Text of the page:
Capturing the light : the birth of photography, a true story of genius and rivalry / Roger Watson and Helen Rappaport.
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|Location||Call Number / Copy Notes||Barcode||Shelving Location||Status||Due Date|
|Fulton Co PL - Rochester Main Library||770.92 WAT (Text)||33187003598576||Nonfiction||Available||-|
|Greensburg-Decatur Co PL - Greensburg||770.92 WATSON (Text)||32826012006094||Adult Non-Fiction||Available||-|
|Zionsville PL - Hussey-Mayfield Memorial||770.92 WATSON (Text)||33946002839657||Nonfiction . 2nd Floor||Available||-|
|In Honor of: Jerry & Judy Hornaday, Friends of the Library Benefactors, 2013|
- ISBN: 9781250009708 (hardcover)
- ISBN: 1250009707 (hardcover)
- Physical Description: x, 306 pages, 16 unnumbered pages of plates ; 25 cm
- Publisher: New York : St. Martin's Press, 2013.
|Bibliography, etc. Note:||
Includes bibliographical references (pages 278-295) and index.
|Formatted Contents Note:||
Prologue: My First Daguerreotype -- The Locked Treasure Room -- Shadowgrams -- The Box of Wonders -- An Inheritance -- The Panorama -- An Innate Love of Knowledge -- More Beautiful than Nature -- Lacock Abbey -- Seeking the Impossible -- The Heliograph -- The Melancholy Artist -- Fixing the Image -- The Latticed Window, August 1835 -- The Magic Cabinet -- The Most Wonderful Discovery Ever Made -- From Today, Painting is Dead -- Photogenic Drawing.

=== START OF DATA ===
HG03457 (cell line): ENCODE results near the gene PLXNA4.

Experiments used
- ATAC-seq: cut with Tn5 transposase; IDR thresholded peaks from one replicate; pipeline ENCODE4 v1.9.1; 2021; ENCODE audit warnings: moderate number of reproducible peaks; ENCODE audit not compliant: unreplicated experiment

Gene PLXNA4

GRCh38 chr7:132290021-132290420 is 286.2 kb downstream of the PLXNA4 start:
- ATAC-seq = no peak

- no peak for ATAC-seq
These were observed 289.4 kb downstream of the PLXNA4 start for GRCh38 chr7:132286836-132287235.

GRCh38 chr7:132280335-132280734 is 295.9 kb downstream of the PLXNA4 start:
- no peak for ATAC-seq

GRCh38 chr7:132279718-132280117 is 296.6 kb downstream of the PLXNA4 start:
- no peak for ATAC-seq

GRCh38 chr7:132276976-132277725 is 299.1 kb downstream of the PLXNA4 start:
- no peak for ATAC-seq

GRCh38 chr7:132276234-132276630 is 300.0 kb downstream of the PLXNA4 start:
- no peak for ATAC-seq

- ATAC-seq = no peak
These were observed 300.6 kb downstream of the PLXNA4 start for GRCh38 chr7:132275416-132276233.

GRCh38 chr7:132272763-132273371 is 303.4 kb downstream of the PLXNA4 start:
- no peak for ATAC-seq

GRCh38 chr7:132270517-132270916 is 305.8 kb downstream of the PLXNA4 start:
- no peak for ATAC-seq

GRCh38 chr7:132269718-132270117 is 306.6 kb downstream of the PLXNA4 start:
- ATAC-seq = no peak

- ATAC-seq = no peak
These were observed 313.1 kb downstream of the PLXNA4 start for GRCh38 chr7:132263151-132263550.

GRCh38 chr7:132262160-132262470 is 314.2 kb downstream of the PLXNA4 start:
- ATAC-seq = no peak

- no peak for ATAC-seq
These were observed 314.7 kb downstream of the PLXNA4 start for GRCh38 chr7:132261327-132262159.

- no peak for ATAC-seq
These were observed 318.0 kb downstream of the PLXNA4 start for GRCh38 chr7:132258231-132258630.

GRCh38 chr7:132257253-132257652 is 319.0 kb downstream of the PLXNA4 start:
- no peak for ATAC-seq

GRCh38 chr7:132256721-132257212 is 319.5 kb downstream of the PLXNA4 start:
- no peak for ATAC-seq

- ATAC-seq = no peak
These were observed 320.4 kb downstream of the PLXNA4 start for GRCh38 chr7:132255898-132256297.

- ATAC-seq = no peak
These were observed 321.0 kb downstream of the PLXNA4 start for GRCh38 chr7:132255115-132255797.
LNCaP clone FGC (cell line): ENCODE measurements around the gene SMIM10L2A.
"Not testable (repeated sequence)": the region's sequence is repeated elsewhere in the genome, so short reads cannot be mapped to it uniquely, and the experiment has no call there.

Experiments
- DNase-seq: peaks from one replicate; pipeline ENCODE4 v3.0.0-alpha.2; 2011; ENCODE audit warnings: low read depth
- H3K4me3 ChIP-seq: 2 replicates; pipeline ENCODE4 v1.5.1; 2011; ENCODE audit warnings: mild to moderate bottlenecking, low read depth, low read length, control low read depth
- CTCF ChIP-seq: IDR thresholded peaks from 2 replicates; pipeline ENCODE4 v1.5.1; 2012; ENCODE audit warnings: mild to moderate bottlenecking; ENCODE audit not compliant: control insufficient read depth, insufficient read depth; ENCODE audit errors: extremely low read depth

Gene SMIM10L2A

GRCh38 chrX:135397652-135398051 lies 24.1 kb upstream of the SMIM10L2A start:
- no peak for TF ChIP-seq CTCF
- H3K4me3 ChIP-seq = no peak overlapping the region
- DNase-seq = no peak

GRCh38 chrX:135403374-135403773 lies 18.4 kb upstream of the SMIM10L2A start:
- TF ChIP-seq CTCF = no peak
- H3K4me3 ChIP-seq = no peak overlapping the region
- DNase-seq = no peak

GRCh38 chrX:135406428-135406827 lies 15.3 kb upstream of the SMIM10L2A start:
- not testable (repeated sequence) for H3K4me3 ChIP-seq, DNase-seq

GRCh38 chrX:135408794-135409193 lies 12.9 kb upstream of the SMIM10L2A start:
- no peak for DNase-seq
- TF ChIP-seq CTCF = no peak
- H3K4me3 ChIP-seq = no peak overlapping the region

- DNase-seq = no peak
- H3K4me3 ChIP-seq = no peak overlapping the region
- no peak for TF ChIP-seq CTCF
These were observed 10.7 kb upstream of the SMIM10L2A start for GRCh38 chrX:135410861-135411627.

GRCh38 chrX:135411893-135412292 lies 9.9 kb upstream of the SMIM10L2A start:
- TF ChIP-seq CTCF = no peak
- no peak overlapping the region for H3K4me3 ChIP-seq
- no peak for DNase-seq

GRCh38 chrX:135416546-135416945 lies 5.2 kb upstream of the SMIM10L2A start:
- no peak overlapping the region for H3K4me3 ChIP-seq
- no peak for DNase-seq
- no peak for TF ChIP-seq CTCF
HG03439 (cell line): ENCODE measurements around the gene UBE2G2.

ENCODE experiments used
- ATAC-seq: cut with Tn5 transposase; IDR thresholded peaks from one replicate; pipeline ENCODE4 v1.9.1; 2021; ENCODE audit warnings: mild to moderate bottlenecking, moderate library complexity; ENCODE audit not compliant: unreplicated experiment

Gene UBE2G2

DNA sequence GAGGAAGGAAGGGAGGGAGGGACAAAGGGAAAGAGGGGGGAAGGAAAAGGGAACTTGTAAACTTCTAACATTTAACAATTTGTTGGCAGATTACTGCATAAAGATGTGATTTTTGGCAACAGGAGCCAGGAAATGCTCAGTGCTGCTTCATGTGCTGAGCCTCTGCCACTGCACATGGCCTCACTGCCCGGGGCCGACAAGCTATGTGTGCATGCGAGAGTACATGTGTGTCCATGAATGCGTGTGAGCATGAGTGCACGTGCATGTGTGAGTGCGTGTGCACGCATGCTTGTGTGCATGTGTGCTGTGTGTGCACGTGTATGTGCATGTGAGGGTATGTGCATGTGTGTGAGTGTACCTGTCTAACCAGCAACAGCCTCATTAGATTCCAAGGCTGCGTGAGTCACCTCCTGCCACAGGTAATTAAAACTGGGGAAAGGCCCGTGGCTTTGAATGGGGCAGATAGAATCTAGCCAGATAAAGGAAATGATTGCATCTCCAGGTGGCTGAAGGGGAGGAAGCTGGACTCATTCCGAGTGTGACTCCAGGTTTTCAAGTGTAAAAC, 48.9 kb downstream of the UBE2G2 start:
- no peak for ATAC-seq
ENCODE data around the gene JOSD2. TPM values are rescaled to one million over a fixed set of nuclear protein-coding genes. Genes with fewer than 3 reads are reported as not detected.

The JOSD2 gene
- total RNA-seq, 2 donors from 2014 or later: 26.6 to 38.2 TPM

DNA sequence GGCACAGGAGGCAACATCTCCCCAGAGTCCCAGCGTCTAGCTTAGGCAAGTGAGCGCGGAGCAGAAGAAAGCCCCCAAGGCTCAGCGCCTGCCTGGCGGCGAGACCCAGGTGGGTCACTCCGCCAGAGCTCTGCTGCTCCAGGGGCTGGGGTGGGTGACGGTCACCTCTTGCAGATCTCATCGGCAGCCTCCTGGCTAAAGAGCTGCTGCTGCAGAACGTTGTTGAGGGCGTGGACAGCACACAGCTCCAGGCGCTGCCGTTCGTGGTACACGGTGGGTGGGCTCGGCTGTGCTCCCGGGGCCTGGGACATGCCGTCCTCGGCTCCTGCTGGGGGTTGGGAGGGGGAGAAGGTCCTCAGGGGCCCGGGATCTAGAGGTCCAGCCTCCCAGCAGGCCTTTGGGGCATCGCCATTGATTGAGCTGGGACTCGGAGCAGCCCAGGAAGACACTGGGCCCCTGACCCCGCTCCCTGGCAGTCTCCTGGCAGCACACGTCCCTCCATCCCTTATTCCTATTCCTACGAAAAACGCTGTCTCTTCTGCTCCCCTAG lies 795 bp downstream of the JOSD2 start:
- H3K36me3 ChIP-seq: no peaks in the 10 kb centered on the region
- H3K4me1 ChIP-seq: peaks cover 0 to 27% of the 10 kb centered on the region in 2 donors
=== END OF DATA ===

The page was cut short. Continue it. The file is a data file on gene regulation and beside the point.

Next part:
"An intimate look at the journeys of two men--a gentleman scientist and a visionary artist--as they struggled to capture the world around them, and in the process invented modern photography. During the 1830s, in an atmosphere of intense scientific enquiry fostered by the industrial revolution, two quite different men--one in France, one in England--developed their own dramatically different photographic processes in total ignorance of each other's work. These two lone geniuses--Henry Fox Talbot in the seclusion of his English country estate at Lacock Abbey and Louis Daguerre in the heart of post-revolutionary Paris--through diligence, disappointment and sheer hard work overcame extraordinary odds to achieve the one thing man had for centuries been trying to do--to solve the ancient puzzle of how to capture the light and in so doing make nature 'paint its own portrait'. With the creation of their two radically different processes--the Daguerreotype and the Talbotype--these two giants of early photography changed the world and how we see it. Drawing on a wide range of original, contemporary sources and featuring plates in colour, sepia and black and white, many of them rare or previously unseen, Capturing the Light charts an extraordinary tale of genius, rivalry and human resourcefulness in the quest to produce the world's first photograph"-- Provided by publisher.
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